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Painting Relief 1 March 1963

Painting Relief 1 March 1963
signed, titled and dated ‘LIN SHOW YU PAINTING RELIEF 1.MARCH.63 50x30’ (on the overlap)
oil and aluminium on canvas
123 x 76.5 cm. (48 3/8 x 30 1/8 in.)
Executed in 1963
Richard Saltoun, London, UK, 2012
Godson & Coles, London, UK, 2013
Acquired from the above by the present owner

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Jacky Ho (何善衡)
Jacky Ho (何善衡)

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Lot Essay

“White reflects all colours, and black absorbs all. With black and white, you encompass all colours, other hues are but noise and symbols.” – Richard Lin

In the early 1960s, the architecturally-trained travelling artist Richard Lin began to translate the philosophy of “less is more” from modernist architecture to the canvas. He broke through the two-dimensional constraints of painting, and afforded the canvas a multidimensional experience, and developed that into the concept of relief paintings. At the same time, he did away with extraneous brushstrokes and ornamental textures, and constructed a meticulous trigonometric order on the canvas, pioneering a ground-breaking architectural language in the history of art. He even introduced the medium of aluminium from modern construction into his works – from the mid- 1960s, Lin experimented obsessively with embedding aluminium pieces onto the two-dimensional canvas, using the material’s metallic texture to deepen the artwork’s dimensionality. This experimentation mainly persisted until the end of the 1960s, when he garnered fame for his signature combination of aluminium and oil paint and rose to stardom. In 1963, his Painting Relief 1 January 1964 was selected for the 3rd Documenta in Kassel, and at the young age of 30, Richard Lin became the first Chinese artist to be admitted to the renowned international exhibition.

Christie’s is proud to present Painting Relief 1 March 1963 , a milestone example of Richard Lin’s Relief Painting style in its formative stage. On the white rectangular canvas, Lin used layers of subtly different shades of white paint to create stacks of rectangles, which are then bisected by different aluminium strips. Under the artist’s careful arrangement, the rectangles build on top of each other and present an intricate and three-dimensional geometric order. Upon close inspection, one finds that each rectangle exists on its own plane on the canvas, as though the canvas itself carries a minimalistic architectural space.

Richard Lin’s breakthrough from the two-dimensional canvas may remind one of another master of minimalism from the 20th century – Lucio Fontana. Both artists are known for their sculpting of the canvas, but the directions of their exploration diverged: Fontana used knives to slash open the canvas and expose the depth underneath the canvas, and broke free from the plane in the process; Lin, on the other hand, chose to build on top of the canvas, using the thickness of aluminium strips and paint to exactly arrange layers on top of the canvas, which affords his paintings a physical dimensionality. Like Fontana, Lin’s works have transcended the limitations of the traditional canvas and expanded what is possible in painting, while creating a multifaceted and multisensory experience that invokes our sight as well as tactile senses on the canvas.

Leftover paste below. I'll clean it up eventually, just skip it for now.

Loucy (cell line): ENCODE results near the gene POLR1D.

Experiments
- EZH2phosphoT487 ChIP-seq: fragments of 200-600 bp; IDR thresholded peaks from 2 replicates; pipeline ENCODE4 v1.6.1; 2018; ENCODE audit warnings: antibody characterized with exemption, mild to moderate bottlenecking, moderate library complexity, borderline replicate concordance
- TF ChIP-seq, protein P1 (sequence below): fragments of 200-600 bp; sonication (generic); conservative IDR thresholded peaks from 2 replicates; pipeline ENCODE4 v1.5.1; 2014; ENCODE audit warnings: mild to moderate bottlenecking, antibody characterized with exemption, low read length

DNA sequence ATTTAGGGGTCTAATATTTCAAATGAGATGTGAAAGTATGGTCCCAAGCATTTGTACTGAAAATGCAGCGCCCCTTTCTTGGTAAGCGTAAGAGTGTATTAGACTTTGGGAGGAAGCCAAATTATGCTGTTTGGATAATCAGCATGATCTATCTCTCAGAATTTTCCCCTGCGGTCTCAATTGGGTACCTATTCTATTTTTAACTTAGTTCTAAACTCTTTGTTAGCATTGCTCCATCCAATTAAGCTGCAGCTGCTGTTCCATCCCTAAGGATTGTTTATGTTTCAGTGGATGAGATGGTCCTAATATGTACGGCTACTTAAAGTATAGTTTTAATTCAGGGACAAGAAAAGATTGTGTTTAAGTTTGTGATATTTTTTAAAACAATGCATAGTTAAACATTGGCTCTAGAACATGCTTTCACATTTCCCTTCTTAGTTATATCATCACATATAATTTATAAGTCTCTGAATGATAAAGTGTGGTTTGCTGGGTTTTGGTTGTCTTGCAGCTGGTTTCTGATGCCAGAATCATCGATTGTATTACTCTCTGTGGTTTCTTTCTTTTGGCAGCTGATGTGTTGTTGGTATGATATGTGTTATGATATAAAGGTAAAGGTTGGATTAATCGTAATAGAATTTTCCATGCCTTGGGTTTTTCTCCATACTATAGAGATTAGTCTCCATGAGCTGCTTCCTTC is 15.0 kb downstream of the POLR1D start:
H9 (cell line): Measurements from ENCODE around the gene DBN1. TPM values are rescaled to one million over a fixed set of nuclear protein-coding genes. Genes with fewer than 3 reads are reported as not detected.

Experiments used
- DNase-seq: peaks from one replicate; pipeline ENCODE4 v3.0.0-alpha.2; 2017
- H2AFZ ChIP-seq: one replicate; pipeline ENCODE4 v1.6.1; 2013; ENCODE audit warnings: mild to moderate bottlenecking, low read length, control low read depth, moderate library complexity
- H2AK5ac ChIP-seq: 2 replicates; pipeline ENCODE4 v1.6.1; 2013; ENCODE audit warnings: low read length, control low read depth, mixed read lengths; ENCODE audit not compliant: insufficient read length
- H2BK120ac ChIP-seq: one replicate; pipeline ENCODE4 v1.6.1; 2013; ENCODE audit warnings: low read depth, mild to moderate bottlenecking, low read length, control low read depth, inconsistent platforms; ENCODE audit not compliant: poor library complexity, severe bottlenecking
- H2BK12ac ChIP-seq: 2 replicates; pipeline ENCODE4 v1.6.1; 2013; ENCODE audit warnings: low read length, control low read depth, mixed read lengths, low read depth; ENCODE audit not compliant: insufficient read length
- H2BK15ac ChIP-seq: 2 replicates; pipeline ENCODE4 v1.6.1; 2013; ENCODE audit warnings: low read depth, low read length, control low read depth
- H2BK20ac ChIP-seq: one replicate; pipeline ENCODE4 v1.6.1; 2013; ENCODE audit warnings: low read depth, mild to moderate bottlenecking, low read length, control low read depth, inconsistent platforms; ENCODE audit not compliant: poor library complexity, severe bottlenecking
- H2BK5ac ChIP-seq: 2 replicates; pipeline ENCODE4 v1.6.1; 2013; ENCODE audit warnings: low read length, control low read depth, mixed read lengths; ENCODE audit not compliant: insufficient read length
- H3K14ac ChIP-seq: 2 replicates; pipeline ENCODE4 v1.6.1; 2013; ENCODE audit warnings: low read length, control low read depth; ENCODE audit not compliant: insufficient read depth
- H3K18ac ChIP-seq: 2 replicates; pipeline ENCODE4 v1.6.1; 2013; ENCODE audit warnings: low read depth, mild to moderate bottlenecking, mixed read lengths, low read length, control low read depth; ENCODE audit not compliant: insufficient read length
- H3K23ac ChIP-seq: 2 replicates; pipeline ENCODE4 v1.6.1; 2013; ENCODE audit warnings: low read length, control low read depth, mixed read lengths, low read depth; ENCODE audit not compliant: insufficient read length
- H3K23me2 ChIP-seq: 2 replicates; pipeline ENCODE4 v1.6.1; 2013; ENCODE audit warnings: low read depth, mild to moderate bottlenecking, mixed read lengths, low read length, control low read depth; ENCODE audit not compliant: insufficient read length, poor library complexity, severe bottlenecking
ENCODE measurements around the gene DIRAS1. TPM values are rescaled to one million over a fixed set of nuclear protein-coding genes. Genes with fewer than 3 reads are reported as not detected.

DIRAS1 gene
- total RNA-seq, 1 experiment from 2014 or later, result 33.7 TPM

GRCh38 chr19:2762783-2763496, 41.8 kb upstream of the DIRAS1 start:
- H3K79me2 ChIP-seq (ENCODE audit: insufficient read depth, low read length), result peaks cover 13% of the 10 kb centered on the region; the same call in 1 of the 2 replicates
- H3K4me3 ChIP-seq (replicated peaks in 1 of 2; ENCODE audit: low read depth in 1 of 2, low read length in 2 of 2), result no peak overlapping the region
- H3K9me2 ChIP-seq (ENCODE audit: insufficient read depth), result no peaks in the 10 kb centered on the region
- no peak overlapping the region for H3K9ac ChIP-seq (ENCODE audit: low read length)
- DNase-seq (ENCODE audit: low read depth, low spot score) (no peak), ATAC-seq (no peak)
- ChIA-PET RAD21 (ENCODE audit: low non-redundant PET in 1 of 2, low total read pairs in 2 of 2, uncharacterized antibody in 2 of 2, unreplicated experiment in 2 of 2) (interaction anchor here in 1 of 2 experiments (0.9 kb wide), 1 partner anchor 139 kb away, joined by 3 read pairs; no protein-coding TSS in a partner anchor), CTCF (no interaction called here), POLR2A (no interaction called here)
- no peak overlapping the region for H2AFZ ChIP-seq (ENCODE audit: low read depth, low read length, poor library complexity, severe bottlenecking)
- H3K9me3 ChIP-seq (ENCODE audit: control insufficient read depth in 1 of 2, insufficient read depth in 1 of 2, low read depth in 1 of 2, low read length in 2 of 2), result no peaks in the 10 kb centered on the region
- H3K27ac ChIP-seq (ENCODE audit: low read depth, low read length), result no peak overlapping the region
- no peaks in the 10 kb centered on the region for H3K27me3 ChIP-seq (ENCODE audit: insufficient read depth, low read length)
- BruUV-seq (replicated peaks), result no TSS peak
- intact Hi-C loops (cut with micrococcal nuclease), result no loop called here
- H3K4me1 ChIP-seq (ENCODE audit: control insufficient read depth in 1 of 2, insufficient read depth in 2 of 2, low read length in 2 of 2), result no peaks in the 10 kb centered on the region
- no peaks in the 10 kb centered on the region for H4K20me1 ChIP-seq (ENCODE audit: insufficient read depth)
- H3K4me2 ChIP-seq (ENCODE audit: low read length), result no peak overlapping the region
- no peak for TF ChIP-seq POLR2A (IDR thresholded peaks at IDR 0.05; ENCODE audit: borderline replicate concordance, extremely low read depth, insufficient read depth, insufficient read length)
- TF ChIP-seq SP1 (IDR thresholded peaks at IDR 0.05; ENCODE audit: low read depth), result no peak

The colour white is another key signature in Lin’s artworks. To the artist, the colour is representative of purity and clarity, it is the colour that encompasses all colours, and it is also the symbol of infinity. Through the colour, the maximalist concept of “one is everything” championed by Eastern philosophers entwine with the notion of “less is more” in Western modernist art. As his art matured with age, white became an even more prominent subject of Lin’s paintings: he delineated the colour into a spectrum of hues, and unearthed infinite possibilities from a single colour. Viewers of Painting Relief 1 March 1963 may notice the five hues and layers of white in the painting – much like the idea of “five colours of ink” in traditional Chinese paintings, the colours of White are equally distinct to Lin. Meanwhile, the black strip of aluminium not only defines spatiality, it also subverts the monopoly of white on the canvas; the duopoly of “black” and “white” and the contrast between “depth” and “plane” greatly enrich the painting, and even though it may appear frigid at first, there is dynamism, subtlety, and enjoyment to be discovered in the rational composition as well.

Upon seeing Lin’s works, the Spanish minimalist master Miro noted that, “In the world of White, you stand peerless”. With his unique language of white and innovations in spatiality and composition, Lin had left an undeniable mark on the history of modern art. As a definitive example of work from the zenith of the artist’s creativity, and thanks to the previous collector’s impeccable caretaking for the last six decades, Painting Relief 1 March 1963 is in excellent condition and a rare find on the auction stand.

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